Friday, March 24, 2017

Sacrament for the world

I am slightly obsessed with Bishop Robert Barron's podcast. I loved this one about how this dualism of body and soul/mind, where you can manipulate your body however you want, is very old. Older than Christianity. He mentions Plato (before Christianity), gnosticism (4th century heresy) and the nominalists in the 16th century. He explains philosophy in such a simple way. I loved this one in which he explains how God is not a being among beings, but the cause of being. And this one in which he suggests if you want to have something to say, read and pray.

I also loved this questions and answers episode and thought the way he described the sacrament of marriage was so simple and beautiful. I am so blessed to live this sacrament. It also reminded me of this article I saw on The Public Discourse which says your marriage is the greatest project of your life.

I wanted to write Bishop Robert Barron's explanation here:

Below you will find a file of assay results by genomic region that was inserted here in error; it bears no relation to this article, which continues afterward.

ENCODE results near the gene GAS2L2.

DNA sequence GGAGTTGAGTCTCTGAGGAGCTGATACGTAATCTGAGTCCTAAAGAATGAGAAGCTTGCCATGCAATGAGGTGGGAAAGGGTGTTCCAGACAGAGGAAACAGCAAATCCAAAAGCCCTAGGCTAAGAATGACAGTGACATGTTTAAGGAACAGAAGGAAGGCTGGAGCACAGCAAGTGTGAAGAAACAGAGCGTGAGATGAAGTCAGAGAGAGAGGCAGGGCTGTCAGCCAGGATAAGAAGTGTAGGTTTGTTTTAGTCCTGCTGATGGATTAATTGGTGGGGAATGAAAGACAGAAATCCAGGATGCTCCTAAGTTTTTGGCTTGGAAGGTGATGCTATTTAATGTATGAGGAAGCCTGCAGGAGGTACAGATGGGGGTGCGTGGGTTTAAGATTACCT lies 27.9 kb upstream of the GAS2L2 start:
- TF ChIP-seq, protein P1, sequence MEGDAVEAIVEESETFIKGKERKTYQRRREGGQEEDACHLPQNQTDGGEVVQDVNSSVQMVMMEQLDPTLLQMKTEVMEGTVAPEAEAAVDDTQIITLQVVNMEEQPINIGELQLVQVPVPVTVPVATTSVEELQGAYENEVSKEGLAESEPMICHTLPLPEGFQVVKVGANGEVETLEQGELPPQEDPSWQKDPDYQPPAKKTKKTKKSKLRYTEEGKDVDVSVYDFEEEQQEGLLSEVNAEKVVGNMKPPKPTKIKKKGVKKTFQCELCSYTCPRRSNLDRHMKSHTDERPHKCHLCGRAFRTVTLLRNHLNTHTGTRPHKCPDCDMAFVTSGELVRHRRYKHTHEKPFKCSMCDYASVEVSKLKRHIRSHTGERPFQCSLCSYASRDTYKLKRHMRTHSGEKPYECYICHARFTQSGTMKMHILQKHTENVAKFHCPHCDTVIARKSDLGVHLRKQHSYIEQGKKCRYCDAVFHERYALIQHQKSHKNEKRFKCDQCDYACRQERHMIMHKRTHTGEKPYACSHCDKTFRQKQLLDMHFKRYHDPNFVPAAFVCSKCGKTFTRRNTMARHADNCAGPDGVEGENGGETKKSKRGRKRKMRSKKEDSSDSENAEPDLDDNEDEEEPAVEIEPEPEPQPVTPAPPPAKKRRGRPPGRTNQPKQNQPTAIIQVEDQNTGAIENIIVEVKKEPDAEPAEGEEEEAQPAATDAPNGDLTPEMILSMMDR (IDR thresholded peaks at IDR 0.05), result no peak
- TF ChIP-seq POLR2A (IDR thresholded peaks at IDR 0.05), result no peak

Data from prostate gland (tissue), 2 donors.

"It's a peculiarity of Catholic sacramental theology that marriage is not so much a sacrament that we receive but rather a sacrament that these two people become. A sacrament is a sacred sign of God's presence. What the two young people do in front of the priest is they exchange their vows, they pledge their love to each oher and the priest witnesses that. And he witnesses the fact that they are becoming thereby a sacrament of God's love in the world. It was of course Paul that said that, marriage is a kind of 'mysterion' he said, it's a mystery. And that's rendered in Latin as 'sacramentum', a sacred sign of God's love in the world. And that's why people get married in the Church. Like I said it's not just because they fell in love. Any secular romantic could look at the two of them and say, 'oh those two kids are in love, isn't that great?' Well, it is great, but it's no reason to get married in the Church. You get married in the Church when you say we're willing to be a sacrament for the world."

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